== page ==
I know that for many of my students it’s politically incorrect to hunt animals and that’s okay; you must hunt or not, invest or not, depending on your own values, not mine. But if you’re not a hunter, consider reading about hunting, about what it takes to stalk an elk, say. You’ll be a better investor for learning how great hunting is done and for applying those principles to your investing work.

Bottom line is, all I’m trying to say here is to do what makes you happy. Do the things that you value, not me or anyone else. The best part of life is doing what you love.

You Can Build Strong Connections

It’s the perfect opportunity to reconnect, reaffirm, or reestablish relationships. You have the opportunity to spend more time with your spouse, your children, your grandchildren and your friends.

Sometimes, the transition from feeling “needed” in your job to retirement, can leave a person feeling as if they have no purpose. Your family and friends will be your most important emotional support system.

Find new ways to feel “needed.” Whether that be picking up your grandchildren from school or cooking dinner for your friends, your work is appreciated. The time you have invested into your career in order to get to this place will be well worth it as you get to spend time with those you love.

You Can Better Yourself

You cannot forget to take care of yourself, too. The only way to enjoy an active retirement is to monitor your health.

Because you don’t have to rush to the office, get the recommended hours of sleep each night. Take the time to prepare healthy and delicious meals. Try to exercise each day.

Feeling your best is even more of an incentive to seize each moment of your retirement doing something you enjoy.

The Best is Yet to Come

When you’re ready to retire, you can expect to feel an assortment of different feelings and emotions. A major lifestyle change calls for some thrill and some trepidation.

However, you can also expect to find a new passion, build your relationships, and better yourself mentally and physically. You’ve worked all of your life for this moment – take advantage of every minute of it!

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How to Invest After Retirement

In today’s day and age, the average lifespan of humans is increasing steadily. Medical discoveries are made every day, allowing people to live long, healthy lives. The downside? Outliving your retirement is one of the major financial concerns for seniors. Investing after your retirement is the solution.

If you’re a person who has just retired, outliving your savings may be a fear of yours. Or, maybe you just want to continue investing your money because you enjoy it.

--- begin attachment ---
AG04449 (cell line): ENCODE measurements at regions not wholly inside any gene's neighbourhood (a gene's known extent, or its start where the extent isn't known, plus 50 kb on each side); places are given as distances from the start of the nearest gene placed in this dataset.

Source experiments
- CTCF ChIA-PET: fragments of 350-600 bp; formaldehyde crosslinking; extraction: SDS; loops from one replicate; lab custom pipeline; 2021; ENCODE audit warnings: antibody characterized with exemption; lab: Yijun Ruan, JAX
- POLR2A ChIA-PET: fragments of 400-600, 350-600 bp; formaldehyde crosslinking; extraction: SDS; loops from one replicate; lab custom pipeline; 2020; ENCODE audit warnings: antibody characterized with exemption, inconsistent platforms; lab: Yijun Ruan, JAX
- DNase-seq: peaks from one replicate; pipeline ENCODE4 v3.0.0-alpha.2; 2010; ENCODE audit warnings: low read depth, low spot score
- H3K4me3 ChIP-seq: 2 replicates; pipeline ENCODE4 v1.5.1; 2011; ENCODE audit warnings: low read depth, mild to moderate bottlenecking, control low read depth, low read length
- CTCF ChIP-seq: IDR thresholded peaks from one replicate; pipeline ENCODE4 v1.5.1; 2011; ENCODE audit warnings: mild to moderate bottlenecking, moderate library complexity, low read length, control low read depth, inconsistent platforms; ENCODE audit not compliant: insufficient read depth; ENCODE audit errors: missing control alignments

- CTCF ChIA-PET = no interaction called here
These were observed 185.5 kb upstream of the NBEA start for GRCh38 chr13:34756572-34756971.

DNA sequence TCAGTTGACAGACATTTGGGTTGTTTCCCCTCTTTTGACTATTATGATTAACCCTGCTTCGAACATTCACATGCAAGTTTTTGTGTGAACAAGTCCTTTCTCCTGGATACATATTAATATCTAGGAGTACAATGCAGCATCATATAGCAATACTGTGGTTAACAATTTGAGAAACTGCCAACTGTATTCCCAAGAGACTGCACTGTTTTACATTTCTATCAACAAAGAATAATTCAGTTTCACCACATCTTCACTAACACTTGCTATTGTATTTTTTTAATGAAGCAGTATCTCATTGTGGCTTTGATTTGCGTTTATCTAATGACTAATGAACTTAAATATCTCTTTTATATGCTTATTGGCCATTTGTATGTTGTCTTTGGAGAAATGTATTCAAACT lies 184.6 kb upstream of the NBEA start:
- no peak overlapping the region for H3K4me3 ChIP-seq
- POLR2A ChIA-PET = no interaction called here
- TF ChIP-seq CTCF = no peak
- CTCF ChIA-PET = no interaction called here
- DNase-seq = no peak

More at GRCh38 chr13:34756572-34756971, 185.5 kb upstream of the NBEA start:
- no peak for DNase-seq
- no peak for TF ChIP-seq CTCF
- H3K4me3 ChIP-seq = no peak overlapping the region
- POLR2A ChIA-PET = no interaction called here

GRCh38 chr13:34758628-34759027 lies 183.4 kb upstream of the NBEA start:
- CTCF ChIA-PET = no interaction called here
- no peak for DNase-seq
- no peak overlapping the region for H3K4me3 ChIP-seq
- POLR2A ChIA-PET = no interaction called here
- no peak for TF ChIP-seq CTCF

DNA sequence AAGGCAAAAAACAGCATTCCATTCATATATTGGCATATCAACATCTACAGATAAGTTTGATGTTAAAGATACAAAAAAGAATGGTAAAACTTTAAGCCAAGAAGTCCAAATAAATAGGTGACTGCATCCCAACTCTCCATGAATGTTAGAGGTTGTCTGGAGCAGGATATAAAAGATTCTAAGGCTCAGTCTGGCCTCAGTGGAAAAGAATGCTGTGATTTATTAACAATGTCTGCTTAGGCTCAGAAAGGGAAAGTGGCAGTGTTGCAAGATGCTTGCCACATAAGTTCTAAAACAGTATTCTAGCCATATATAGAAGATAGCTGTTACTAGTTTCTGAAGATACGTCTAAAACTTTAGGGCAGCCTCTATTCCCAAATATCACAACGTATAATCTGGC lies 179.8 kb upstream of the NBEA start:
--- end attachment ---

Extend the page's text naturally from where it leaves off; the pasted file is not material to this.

Whatever the reason may be, if you want to continue, or even start investing, I have some tips that will help you make the process easier.

In today’s day and age, the average lifespan of humans is increasing steadily. Medical discoveries are made every day, allowing people to live long, healthy lives. The downside? People may begin to outlive their retirement savings. Investing after your retirement is the solution.

If you’re a person who has just retired, outliving your savings may be a fear of yours. Or, maybe you just want to continue investing your money because you enjoy it.

Whatever the reason may be, if you want to continue, or even start investing, I have some tips that will help you make the process easier.

Pay Off All Bad Debt

First, it is crucial that you pay off all bad debt.

Pay off that high-interest rate credit card. Downsize your house to something better suited for your lifestyle. Can you get out of a home mortgage and move to a smaller space?

Consider a retirement community. Most retirement villages are affordable and come equipped with all kinds of activities. I’ve seen plenty of communities with pools, golf courses, tennis courts, you name it.

Paying off bad debt will dramatically increase the amount of money you have to invest and reduce your monthly costs by a landslide.

Start Small & Get Smart

Next, start small and get familiar with what you understand.

I always say how important it is to understand the businesses you are buying before you invest. Do some research. What stocks are in the market that you already know something about?

Become an expert in an area you are interested in. This way, you will make more informed choices when it comes to investing based off of your insider knowledge.

Stick to Rule One